PRRI and Brookings applied their categories of Christian nationalism to respondents by party, religion and media consumption, again revealing consistent patterns. Most Republicans fell into the two most-supportive categories. Two-thirds of White evangelical Protestants did, too. Those who said they most trusted Fox News for news mostly mirrored Republicans overall. Those who said they most trusted fringe-right media overwhelmingly fell into the “adherents” and “sympathizers” categories — including nearly 4 in 10 who fit into the former.

Unsurprisingly, “adherents” to and “sympathizers” with Christian nationalism were more likely to think America should primarily be a nation of Christians than they were to say America should be religiously diverse. (That’s the position held by most Americans.)

Also unsurprisingly, those sympathetic to Christian nationalism or adhering to its tenets (per the poll) were much more positively inclined to Trump than to President Biden.

This was always Trump’s gamble: present himself as a warrior for Christian America.

“Christianity is under tremendous siege, whether we want to talk about it or we don’t want to talk about it,” Trump said to the audience at a Christian college in 2016. But, he added, “if I’m there” — in the White House — “you’re going to have plenty of power, you don’t need anybody else.”

Adherents to Christian nationalism as identified in the PRRI-Brookings research, though, often go beyond Trump’s publicly stated positions. Seven in 10 reject the idea that generations of discrimination and slavery continues to affect Black Americans; 83 percent of White “adherents” reject that idea. Most “adherents” don’t think that white supremacy is still a major problem, including two-thirds of White “adherents.”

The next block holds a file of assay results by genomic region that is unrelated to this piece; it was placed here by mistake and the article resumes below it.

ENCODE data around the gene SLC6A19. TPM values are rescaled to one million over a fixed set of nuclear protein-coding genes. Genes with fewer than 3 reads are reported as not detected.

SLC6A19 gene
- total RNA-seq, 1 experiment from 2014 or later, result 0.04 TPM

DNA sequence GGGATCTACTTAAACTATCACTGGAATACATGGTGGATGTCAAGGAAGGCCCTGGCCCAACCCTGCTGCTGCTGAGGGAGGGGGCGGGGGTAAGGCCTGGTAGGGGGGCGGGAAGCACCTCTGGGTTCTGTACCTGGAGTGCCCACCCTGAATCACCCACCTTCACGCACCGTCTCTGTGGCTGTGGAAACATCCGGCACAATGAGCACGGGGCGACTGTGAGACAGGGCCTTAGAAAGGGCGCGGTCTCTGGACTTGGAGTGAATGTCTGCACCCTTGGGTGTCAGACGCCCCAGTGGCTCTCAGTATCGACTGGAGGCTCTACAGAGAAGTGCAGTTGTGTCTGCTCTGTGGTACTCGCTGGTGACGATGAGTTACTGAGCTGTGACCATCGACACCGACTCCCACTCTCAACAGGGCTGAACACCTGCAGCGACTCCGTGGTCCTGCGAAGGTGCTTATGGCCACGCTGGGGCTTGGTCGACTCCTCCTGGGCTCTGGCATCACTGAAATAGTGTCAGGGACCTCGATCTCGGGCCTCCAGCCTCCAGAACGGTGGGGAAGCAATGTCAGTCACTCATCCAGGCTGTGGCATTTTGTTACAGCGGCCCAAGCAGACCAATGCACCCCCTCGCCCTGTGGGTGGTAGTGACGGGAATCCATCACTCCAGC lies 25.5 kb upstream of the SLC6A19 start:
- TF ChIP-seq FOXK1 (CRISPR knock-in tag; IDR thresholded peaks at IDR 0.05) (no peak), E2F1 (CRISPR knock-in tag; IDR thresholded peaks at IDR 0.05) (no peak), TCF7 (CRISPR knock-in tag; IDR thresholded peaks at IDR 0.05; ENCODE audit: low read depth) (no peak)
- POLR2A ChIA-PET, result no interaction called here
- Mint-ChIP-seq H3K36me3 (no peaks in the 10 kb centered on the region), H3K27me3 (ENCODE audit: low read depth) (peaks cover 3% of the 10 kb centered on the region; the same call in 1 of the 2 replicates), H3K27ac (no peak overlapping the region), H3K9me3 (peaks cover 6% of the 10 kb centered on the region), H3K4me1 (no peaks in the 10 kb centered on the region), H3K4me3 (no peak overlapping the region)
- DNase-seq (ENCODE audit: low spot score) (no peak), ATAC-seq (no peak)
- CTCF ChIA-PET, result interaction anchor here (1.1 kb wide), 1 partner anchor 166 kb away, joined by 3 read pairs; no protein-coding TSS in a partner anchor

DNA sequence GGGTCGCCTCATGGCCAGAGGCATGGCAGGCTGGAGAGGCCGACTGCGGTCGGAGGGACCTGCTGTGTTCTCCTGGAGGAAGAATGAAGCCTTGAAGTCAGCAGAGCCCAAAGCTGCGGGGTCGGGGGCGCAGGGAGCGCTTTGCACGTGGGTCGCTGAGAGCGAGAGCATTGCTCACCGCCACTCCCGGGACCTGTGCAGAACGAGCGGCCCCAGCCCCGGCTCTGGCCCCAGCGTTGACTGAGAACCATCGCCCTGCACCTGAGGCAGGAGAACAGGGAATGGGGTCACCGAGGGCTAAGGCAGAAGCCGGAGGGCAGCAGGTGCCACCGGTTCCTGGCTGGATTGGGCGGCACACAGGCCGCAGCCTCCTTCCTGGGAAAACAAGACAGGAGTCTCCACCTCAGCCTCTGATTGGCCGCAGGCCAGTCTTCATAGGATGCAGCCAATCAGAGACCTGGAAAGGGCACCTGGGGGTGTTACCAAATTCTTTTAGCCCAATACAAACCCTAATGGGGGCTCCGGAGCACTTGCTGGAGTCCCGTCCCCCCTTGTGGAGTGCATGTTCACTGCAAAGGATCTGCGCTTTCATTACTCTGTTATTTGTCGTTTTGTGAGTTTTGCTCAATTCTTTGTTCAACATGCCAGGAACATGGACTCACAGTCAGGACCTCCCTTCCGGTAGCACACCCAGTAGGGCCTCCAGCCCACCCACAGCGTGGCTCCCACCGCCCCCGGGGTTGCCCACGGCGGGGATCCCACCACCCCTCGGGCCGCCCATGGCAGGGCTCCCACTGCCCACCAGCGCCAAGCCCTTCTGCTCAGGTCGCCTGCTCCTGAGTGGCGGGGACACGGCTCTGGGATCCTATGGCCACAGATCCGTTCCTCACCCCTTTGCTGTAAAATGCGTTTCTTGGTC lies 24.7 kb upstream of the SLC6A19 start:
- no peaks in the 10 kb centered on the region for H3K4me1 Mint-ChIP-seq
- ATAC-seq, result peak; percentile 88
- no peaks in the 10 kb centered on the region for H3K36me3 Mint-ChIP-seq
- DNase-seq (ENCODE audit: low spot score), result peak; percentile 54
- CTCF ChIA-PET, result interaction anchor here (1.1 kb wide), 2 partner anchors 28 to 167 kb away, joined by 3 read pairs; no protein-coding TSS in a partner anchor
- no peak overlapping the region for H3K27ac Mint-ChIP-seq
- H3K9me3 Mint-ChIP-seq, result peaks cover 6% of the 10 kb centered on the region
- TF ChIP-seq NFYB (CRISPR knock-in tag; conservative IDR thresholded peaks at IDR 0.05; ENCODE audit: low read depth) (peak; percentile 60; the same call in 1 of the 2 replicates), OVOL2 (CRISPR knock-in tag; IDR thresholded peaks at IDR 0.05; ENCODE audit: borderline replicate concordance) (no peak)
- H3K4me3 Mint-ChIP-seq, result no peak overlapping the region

They largely reject immigration, with nearly two-thirds rejecting the idea that the growing number of immigrants strengthens the country. Seven in 10 say that immigrants are invading our country and replacing our cultural and ethnic background, including 8 in 10 White “adherents.” Two-thirds think people from some Muslim countries should be prevented from coming to this country.

Gender politics of the “adherents” are particularly regressive. Six in 10 think society punishes men for acting like men. Seven in 10 think that a Christian family has the man at the head, with his wife submitting to his leadership.

PRRI has long asked respondents whether they think the country is so far off track that “true patriots” might have to resort to violence to save it. Four in 10 “adherents” agree with that sentiment, as do 22 percent of “sympathizers.”

It’s important to note that the “adherents” identified by the PRRI-Brookings research are not all right-wing. Some Democrats fall into that category. It is also the case that the group includes a number of Black and Hispanic Americans. In fact, about a tenth of White, Black and Hispanic Americans fit into the “adherents” category — but since White Americans make up a majority of the country, they similarly make up more of the group of “adherents.”

What isn’t clear from the research is the extent to which these religious views are the motivator for political or cultural views. Are these Americans centering their beliefs on religion, or do their views broadly lead them to agree with questions centered on the primacy of Christianity? To put it another way, if Christian nationalism is the chicken and right-wing politics the egg, which comes first?

PRRI and Brookings may simply be measuring the same right-wing group in another way. Of course, this doesn’t diminish how unsettling the findings might be in the least.